Pause for Thought July 2017

My wife and I have just returned from a short trip to Kenya to see our son and his family there.  We’re very familiar with that country, as Pam grew up in Kenya and we later lived there together for six years.  Over the years, I also made many work visits to Kenya and elsewhere in East and Southern Africa. 

But how things have changed in the Region since I first lived in Africa.  For six months in the early 1970’s I was at a mission hospital in what is now the province of KwaZulu-Natal in South Africa.  Communications then were not easy to say the least!  My journey there (by sea, train and bus) took me nearly a month, and it was several more weeks before any news came to me from the UK.  Of course there was no email or internet 45 years ago, but you couldn’t even phone internationally from the hospital, and letters took almost a month to reach home.  So keeping in touch from there with family was certainly quite a challenge. 

And now what a contrast we have: actually getting to Nairobi for our recent visit simply involved a drive down to Heathrow and a day-flight of 8 hours; and when there, we were able to “Skype” back to the UK on a daily basis.  Having such easier contact with our children and grand-children is a real blessing, especially as we watch the little ones grow and develop. 

But more than this, modern communications allow us to see much more about life and living conditions elsewhere in the world.  Our latest trip to Kenya reminded us both about the beauty of that country and its wonderful people, and also about some of hardships there: the continuing drought situation and lack of food, new challenges of army worm attacking the crops, the fear of insecurity across the border in Somalia, insidious corruption and inequality, pervasive poverty and lack of jobs.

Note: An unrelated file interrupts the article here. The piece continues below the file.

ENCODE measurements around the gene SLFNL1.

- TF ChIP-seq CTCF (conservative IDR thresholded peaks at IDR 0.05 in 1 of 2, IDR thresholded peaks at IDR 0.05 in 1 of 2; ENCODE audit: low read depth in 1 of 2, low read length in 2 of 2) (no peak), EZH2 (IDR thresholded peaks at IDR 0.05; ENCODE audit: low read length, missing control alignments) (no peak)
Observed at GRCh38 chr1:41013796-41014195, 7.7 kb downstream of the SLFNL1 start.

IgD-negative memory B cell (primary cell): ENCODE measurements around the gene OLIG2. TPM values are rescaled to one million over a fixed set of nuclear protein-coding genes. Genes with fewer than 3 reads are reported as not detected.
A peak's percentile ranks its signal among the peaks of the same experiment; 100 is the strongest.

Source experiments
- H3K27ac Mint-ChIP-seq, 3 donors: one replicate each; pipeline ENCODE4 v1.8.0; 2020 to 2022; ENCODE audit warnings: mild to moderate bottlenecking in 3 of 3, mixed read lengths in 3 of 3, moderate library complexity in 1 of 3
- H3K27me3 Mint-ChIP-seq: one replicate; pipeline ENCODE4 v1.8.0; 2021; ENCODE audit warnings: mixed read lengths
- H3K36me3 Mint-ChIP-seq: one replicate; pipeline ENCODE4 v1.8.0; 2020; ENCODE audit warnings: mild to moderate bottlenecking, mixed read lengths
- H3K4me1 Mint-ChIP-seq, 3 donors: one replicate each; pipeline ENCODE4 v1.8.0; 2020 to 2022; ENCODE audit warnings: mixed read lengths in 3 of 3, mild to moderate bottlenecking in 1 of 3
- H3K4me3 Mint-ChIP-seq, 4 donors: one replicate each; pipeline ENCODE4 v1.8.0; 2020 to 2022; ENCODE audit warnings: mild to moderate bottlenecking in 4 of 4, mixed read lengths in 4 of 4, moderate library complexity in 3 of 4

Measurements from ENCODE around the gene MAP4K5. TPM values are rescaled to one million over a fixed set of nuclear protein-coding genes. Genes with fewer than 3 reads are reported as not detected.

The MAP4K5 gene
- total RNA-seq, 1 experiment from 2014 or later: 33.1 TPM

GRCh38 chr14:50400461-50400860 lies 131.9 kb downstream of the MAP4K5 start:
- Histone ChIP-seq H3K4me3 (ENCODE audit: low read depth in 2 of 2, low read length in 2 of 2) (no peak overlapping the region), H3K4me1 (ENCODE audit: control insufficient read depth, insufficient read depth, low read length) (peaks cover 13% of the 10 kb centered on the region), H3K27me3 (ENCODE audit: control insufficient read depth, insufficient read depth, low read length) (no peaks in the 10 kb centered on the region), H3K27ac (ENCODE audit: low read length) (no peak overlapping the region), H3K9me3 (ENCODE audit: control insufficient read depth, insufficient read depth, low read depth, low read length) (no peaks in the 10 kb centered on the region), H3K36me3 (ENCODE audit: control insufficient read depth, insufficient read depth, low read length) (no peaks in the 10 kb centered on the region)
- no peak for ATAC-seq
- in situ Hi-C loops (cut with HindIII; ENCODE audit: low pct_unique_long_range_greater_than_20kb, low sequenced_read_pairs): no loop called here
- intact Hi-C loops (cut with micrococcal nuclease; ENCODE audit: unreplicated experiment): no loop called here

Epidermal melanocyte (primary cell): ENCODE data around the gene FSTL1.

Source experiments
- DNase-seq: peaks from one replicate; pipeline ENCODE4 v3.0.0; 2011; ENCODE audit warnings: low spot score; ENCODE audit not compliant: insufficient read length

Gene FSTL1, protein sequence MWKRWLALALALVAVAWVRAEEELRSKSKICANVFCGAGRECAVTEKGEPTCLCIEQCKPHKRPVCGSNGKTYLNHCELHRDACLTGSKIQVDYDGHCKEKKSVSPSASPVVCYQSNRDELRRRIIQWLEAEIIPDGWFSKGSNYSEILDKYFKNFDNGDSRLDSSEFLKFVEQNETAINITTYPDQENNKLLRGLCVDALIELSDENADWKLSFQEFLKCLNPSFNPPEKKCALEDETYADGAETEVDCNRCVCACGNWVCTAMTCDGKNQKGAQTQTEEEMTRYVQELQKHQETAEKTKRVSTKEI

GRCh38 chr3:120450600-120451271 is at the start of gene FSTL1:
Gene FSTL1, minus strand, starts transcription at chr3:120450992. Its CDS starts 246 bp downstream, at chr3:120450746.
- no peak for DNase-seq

Beyond our personal links with the Region, I am delighted that the churches in our benefice already have several existing and new partnerships with East Africa, including with the Diocese of Taita-Taveta in Kenya (where Revd Dave Maylor will go this summer), and with Kisiizi Hospital and the Chilli Children Project in Uganda.

So as we thoroughly enjoy contact with family abroad and the advantages of international communications, so too I challenge myself not to take our own privileges and advantages of living in the UK for granted.  God calls us to live compassionate lives, concerned for justice and the welfare of others.  Modern communications technology helps to keep this challenge in front of our eyes, and I pray that we will all look for opportunities to “see” this and to respond generously to the needs of others. 

You can find out more about the church’s parterships in these areas online:

Kisiizi Hospital, Uganda

Chilli Children Project in Uganda

Diocese of Taita-Taveta in Kenya


“Pause for Thought” this month comes from Mike Mills
Reader in the Benefice of Barnack with Ufford and Bainton
Telephone: 01780 740285